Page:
Byrne's mode is that of the observer-documentarian in the cinéma vérité tradition. She does not appear on camera or interject; there's no narration. Her camera is unobtrusive, if not quite invisible. Her subjects address it. Early in the film, Junior, taking a quiz for a job application, asks the camera for help figuring out "How much is that?" (No answer is forthcoming.) On the other hand, sometimes they forget about it altogether. Junior kisses his girlfriend, Tomekia. When she calls his attention to the camera, he says, "Aw shit, I didn't see that."
All documentary filmmakers wrestle with issues of the filmmaker's responsibility and the conflicts of interest between subject, film and audience. Byrne's navigation of these tensions is thoughtful and sensitive. It's marked by a real kinship with these young men, a trust I assume was hard-won, surmounting differences of class, race and gender.
Writing about Richard Leacock, David Thomson astutely observed that cinéma vérité "has tended to founder on the everyday and mundane. Secretly, it has the journalist's uneasy lust for disaster or breakdown, for the moment when the subject 'cracks.'" There's really only one scene where I wondered if the interests of the filmmakers and the interests of the subjects perhaps diverged a bit. We pile into a car as the boys, restless and buzzed, go out looking for trouble. The find another group with whom they have a beef. When a fight breaks out, the camera looks on. The scene got me thinking about the duty to intervene, the camera as catalyst, the cinéma vérité tradition wherein the director is meant to "just film what happened."  
RAISING BERTIE then, is a construction, an organization of time, a mosaic made with grace and artistry. Byrne gives us beautiful compositions, painterly shots of the squat trailers, clotheslines, cotton and lettuce fields, and the little downtown. There are nuances: after a scene where DaDa's dad disappoints him regarding promised money for new shoes for prom, Byrne cuts to a shot of shiny new shoes on DaDa's feet on prom night. The wistful score provides a melancholy counterpoint to the action, with reverberating guitars, keyboard washes, and plunked piano.  
We watch Bud, now a 20-year-old senior, becoming an angry man. He seems on his way to being a bully, or worse. He gets caught with a "shank." He rallies, though: I won't forget him proudly displaying the senior class project he worked so hard on, about being a landscape architect. DaDa, as a 16-year-old freshman, finds that Bertie High is less inclined to afford him the extra time he needs for his work. We share his joy when he finally graduates. Junior, feeling lost, becomes a 19-year-old junior, then a 20-year-old repeating a grade; finally, he drops out.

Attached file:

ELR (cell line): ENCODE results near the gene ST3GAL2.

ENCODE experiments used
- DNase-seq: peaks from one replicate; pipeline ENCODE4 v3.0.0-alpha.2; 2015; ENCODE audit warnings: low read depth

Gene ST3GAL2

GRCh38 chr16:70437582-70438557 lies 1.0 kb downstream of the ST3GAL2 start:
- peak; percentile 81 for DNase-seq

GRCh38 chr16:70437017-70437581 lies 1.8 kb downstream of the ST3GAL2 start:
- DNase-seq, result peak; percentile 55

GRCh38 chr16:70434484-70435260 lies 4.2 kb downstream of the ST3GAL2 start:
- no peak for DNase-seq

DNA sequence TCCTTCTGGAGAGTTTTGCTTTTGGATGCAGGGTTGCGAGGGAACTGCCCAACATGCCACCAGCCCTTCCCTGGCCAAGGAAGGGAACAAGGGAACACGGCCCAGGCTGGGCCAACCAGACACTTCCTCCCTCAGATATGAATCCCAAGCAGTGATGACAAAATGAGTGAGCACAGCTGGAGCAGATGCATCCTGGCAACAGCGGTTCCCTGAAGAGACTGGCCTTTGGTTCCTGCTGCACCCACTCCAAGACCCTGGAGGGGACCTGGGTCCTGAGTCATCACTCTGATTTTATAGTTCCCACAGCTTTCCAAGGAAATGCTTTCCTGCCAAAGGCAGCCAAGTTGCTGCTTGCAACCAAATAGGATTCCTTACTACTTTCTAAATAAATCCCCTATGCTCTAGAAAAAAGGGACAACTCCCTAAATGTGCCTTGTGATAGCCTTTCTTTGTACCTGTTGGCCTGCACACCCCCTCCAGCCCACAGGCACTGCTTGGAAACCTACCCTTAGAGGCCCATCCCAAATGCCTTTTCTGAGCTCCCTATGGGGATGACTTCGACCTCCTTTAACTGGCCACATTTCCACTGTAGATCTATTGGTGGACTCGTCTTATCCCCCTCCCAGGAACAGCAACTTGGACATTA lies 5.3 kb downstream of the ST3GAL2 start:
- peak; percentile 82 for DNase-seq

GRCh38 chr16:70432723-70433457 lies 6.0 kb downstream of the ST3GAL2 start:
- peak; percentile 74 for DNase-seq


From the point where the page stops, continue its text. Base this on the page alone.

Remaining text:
We see him at twilight, skipping stones down the road he once bicycled. He opines that sometimes, "It's like you ain't even here."
Near the end, there is a scene in which Junior keeps feeding dollars into an amusement game where you try to grab an iPod with a claw. The game is rigged: what you want is always going to be just out of your grasp. Yet he keeps playing, always hoping the result will be different. It would be easy to find all sorts of metaphors—for Junior's resiliency, for American society—here. What it shows me is that he hopes. And there is hope. Saunders secures funding to re-open the Hive, and as the film ends a new generation of kids files in.
When we leave Bud, DaDa and Junior, they're shouldering adult responsibilities. Bud's a father; DaDa and Junior are on the cusp of fatherhood. They're going to be good dads, we know it. We feel like they're going to make it—though we've also come to see how it could all go away for them in an instant. We wish them the best, and those of us lucky enough to be born into more privileged circumstances might reflect upon the grit it took for them to rise above their challenges, and what could be done to make American life a little more equitable. We also feel like we've experienced a film with something like the grain and complexity of real life.  
It ends as it began: looking down that road in Bertie, North Carolina. 

RAISING BERTIE begins its run on June 16 at Black World Cinema at the Studio Movie Grill Chatham (210 87th St.) – Check the venue website for showtimes. The filmmakers will be in person at the weekend screenings.